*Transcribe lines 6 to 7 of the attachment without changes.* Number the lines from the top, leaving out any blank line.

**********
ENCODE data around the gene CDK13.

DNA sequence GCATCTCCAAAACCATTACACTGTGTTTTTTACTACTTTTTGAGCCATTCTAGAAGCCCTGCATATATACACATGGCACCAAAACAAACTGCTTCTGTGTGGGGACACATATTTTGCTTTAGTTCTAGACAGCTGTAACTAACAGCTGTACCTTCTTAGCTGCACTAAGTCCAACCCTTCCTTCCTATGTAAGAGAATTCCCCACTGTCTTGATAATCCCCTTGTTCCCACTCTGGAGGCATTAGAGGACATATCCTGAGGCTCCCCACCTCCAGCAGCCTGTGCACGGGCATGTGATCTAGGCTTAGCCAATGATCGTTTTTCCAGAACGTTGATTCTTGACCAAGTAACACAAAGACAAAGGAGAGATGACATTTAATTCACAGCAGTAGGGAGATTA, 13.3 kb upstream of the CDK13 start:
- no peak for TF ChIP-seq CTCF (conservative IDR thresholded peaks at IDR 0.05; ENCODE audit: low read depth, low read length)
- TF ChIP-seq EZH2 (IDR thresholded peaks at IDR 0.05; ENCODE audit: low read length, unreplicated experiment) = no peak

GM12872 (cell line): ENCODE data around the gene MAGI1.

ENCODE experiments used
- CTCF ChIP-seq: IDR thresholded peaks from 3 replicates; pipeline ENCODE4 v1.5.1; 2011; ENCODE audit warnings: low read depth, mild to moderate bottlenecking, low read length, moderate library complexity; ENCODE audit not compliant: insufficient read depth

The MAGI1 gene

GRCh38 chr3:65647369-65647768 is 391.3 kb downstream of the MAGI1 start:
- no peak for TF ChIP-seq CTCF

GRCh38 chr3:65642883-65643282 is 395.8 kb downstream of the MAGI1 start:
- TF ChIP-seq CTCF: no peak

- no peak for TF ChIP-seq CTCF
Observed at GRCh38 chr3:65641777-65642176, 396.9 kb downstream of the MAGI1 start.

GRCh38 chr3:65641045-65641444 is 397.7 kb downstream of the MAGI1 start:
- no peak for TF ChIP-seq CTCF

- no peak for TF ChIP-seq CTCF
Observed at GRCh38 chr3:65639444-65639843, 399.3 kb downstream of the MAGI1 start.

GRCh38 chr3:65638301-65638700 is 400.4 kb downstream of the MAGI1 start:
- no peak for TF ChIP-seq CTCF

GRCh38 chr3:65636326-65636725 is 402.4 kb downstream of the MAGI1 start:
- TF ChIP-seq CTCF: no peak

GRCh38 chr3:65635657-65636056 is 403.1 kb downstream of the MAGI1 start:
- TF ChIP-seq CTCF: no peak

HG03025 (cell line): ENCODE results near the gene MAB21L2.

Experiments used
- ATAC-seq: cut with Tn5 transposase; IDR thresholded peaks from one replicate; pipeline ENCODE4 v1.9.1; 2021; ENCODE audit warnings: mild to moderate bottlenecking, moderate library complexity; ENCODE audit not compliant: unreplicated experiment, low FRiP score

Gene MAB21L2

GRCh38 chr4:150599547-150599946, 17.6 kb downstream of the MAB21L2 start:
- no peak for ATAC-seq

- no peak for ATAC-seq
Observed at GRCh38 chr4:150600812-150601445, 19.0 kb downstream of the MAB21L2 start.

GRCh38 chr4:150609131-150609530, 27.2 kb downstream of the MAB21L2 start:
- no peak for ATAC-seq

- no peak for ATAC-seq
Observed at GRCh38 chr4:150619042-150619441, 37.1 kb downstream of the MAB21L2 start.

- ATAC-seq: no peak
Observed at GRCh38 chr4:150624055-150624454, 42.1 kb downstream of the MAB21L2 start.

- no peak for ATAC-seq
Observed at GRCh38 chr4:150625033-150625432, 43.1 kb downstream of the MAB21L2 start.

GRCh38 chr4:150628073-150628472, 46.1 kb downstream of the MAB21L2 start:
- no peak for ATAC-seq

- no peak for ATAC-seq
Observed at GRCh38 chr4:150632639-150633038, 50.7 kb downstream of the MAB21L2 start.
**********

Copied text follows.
ENCODE experiments used
- CTCF ChIP-seq: IDR thresholded peaks from 3 replicates; pipeline ENCODE4 v1.5.1; 2011; ENCODE audit warnings: low read depth, mild to moderate bottlenecking, low read length, moderate library complexity; ENCODE audit not compliant: insufficient read depth